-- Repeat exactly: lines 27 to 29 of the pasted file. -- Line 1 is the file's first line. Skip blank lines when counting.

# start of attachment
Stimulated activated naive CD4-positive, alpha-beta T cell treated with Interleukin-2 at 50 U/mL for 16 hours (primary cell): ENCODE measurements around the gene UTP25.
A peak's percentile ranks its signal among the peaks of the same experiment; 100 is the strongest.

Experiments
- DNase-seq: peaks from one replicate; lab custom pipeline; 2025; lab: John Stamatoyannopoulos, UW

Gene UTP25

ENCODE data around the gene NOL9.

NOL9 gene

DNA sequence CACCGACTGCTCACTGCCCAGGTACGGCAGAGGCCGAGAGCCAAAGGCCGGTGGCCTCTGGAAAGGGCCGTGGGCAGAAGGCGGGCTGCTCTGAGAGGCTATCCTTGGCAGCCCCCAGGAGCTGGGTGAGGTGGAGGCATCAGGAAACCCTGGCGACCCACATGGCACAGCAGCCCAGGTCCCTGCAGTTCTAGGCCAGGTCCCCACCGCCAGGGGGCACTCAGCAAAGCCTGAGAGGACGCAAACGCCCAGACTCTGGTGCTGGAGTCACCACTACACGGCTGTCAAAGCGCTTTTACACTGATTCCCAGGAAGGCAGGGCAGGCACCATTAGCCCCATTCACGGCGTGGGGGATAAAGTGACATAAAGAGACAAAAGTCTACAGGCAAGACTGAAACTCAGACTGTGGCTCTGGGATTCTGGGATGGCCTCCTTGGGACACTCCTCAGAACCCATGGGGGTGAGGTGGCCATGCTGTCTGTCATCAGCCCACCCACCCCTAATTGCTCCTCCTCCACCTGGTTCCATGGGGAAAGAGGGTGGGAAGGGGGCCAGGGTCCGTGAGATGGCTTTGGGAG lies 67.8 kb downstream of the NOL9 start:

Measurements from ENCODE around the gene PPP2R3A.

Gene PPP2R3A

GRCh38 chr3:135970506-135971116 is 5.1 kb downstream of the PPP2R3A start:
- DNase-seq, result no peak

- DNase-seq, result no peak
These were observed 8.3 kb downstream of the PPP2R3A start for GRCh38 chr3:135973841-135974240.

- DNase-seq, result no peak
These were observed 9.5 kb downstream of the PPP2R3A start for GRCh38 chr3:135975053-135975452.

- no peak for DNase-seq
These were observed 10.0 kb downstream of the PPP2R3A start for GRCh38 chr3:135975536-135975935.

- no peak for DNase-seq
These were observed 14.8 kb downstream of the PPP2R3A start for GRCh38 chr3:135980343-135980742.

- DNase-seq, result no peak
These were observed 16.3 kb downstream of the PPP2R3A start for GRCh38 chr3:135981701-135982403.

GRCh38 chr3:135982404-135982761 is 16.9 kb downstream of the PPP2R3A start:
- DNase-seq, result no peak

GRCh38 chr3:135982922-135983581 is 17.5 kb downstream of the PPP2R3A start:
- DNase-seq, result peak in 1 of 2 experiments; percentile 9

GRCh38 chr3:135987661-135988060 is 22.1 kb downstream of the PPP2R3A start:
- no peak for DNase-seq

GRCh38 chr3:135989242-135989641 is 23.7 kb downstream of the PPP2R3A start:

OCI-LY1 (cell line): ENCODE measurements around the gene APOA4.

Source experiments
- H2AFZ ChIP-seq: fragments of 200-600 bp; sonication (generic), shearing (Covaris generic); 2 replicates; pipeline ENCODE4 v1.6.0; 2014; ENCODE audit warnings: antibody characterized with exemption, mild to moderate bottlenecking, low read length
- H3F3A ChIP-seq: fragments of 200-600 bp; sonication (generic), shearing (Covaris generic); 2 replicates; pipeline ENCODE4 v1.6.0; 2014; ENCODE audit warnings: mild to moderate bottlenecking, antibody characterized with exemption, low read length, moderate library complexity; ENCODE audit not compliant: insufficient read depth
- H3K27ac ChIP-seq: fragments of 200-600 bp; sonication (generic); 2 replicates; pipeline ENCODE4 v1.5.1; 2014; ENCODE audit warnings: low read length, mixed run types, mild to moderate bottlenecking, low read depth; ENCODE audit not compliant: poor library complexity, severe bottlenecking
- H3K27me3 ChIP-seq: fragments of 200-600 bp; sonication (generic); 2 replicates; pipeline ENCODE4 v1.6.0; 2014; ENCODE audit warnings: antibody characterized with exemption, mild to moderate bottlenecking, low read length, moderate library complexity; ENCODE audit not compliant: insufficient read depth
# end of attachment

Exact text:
GRCh38 chr3:135987661-135988060 is 22.1 kb downstream of the PPP2R3A start:
- no peak for DNase-seq

GRCh38 chr3:135989242-135989641 is 23.7 kb downstream of the PPP2R3A start: